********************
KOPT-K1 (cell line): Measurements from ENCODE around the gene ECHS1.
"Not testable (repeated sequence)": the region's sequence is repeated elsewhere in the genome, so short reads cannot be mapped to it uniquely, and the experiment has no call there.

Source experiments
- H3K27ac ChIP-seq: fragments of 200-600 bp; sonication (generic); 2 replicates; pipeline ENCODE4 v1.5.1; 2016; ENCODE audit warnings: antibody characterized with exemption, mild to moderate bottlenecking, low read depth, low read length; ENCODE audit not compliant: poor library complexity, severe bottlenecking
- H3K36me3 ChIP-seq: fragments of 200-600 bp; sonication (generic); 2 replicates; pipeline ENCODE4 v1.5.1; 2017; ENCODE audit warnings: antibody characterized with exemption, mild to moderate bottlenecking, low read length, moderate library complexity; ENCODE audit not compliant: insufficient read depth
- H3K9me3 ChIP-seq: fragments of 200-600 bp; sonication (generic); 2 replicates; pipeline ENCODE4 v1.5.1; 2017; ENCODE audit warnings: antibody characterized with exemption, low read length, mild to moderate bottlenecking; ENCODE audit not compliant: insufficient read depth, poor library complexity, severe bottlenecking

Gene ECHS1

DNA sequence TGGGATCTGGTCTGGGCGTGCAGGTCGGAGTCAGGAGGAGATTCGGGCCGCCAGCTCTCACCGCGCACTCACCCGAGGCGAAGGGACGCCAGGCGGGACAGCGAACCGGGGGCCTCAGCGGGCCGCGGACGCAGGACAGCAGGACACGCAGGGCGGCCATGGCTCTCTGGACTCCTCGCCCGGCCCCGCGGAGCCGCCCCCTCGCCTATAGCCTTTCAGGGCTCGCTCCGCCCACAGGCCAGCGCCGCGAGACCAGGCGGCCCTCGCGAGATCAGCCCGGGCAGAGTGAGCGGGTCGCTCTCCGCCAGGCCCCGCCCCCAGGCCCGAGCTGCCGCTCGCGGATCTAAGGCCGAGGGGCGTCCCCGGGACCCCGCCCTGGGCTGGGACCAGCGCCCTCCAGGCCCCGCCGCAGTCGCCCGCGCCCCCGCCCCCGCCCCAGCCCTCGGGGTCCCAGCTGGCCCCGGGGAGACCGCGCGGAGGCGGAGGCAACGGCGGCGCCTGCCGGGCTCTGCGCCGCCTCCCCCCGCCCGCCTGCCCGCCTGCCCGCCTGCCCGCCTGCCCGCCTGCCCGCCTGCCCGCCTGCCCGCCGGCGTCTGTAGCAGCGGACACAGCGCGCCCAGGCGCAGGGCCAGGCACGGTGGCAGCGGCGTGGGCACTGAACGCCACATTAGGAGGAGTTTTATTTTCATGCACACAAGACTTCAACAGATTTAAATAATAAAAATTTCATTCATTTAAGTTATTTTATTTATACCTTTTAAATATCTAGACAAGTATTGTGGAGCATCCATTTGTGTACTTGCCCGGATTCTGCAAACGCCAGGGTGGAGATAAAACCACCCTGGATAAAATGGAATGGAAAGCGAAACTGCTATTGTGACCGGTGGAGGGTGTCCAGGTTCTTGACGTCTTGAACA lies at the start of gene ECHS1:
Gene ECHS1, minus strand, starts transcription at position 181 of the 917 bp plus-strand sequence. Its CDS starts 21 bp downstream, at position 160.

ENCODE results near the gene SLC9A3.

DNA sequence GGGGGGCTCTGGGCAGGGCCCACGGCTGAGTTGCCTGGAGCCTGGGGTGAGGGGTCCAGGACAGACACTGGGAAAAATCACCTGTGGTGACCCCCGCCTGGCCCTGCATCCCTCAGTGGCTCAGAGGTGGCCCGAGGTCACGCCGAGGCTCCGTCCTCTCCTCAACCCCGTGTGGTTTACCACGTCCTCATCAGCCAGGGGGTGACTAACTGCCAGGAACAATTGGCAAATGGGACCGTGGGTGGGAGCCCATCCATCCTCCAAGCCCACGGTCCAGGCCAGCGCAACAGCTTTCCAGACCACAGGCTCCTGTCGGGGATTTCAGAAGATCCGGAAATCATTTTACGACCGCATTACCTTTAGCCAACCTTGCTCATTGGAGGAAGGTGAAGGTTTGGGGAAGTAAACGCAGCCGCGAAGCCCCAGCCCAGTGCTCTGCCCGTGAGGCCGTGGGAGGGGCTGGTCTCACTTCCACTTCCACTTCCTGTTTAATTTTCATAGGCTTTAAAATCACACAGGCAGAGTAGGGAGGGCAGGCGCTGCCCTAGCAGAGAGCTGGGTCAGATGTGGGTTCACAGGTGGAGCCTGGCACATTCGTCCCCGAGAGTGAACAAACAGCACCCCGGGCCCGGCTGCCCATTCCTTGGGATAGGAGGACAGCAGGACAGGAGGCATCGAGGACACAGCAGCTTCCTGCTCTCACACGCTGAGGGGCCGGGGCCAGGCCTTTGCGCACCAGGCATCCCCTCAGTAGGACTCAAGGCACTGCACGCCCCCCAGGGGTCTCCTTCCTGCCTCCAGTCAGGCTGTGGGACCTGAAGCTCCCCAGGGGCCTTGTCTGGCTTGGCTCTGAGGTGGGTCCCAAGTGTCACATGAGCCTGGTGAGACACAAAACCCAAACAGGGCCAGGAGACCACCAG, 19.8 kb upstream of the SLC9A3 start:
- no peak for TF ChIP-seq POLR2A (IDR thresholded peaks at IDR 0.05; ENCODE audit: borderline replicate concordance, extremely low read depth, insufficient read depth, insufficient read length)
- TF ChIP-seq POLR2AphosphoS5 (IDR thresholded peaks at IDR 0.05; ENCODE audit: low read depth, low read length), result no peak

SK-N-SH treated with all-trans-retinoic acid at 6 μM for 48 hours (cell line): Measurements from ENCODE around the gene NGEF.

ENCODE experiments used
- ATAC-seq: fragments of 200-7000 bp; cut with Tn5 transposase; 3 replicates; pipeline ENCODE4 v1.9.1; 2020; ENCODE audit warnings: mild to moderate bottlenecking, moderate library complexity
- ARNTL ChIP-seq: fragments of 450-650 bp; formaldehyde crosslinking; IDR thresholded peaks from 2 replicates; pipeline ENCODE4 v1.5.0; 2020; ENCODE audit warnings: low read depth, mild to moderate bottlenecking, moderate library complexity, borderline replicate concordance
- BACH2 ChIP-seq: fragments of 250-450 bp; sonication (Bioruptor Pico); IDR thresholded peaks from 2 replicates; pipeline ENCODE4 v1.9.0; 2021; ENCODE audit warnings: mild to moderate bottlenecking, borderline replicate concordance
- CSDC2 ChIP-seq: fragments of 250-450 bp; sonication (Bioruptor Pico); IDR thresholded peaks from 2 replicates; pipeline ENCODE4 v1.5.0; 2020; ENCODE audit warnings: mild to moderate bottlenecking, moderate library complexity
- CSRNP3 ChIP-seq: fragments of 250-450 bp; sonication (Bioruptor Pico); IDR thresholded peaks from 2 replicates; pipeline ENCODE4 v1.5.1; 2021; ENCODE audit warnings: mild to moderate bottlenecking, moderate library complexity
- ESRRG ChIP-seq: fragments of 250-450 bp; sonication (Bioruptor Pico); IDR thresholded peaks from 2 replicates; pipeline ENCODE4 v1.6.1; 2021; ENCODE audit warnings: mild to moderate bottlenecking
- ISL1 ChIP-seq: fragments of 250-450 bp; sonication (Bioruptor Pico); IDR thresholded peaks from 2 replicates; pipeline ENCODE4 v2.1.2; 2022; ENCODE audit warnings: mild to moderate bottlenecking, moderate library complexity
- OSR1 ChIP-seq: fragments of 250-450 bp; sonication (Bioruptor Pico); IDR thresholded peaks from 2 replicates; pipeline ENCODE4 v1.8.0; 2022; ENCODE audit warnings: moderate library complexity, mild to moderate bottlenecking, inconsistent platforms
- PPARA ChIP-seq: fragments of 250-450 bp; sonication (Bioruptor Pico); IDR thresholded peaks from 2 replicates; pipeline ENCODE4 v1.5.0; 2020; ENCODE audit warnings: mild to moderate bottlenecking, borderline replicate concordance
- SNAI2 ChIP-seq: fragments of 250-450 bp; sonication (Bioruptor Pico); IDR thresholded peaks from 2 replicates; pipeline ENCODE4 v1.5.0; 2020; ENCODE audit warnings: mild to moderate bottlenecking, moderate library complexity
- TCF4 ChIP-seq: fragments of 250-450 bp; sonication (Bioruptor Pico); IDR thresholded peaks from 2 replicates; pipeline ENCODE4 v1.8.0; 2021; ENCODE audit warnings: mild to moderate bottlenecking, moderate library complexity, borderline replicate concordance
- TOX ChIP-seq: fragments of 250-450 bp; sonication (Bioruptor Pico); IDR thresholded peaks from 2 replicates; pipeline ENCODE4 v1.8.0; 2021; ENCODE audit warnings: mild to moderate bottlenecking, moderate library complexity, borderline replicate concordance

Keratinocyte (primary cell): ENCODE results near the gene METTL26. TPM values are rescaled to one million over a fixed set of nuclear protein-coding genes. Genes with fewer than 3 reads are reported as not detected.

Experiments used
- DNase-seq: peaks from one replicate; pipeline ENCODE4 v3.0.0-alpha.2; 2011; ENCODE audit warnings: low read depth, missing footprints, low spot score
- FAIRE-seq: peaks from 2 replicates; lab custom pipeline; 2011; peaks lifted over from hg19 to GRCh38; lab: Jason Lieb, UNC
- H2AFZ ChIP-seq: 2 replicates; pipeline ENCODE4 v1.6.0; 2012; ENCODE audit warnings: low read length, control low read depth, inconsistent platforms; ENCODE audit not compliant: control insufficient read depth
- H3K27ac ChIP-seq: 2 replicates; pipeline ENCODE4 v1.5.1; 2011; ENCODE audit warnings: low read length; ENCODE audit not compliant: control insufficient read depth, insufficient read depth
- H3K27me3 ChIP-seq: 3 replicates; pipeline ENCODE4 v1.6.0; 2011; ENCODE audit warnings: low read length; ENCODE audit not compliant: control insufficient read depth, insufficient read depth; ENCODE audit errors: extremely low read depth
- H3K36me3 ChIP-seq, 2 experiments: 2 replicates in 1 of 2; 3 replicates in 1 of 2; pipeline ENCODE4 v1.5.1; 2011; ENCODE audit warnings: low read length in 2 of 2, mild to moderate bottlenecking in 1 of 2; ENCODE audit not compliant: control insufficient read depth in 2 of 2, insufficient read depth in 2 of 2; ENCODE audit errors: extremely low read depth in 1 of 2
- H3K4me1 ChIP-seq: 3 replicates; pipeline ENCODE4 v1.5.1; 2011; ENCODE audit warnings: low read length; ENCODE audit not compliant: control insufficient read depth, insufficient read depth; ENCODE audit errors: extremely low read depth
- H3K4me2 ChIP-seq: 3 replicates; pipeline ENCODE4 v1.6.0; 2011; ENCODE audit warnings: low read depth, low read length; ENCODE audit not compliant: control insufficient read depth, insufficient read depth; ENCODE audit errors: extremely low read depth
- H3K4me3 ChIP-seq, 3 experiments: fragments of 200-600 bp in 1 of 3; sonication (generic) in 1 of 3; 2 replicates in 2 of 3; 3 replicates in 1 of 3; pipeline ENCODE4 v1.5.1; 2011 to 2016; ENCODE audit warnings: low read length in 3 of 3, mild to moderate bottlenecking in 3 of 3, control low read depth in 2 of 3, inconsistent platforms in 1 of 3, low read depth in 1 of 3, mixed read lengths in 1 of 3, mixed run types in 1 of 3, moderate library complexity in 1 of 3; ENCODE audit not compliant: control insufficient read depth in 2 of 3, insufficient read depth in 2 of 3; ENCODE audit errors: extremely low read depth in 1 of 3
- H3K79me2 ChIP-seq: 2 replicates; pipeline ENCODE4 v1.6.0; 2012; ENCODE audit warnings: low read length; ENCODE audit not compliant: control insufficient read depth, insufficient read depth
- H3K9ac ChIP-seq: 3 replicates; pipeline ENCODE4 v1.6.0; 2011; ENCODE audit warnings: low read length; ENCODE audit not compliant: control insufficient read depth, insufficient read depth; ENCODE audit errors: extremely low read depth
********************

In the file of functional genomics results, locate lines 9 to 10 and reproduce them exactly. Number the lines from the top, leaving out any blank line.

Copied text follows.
Gene ECHS1, minus strand, starts transcription at position 181 of the 917 bp plus-strand sequence. Its CDS starts 21 bp downstream, at position 160.

ENCODE results near the gene SLC9A3.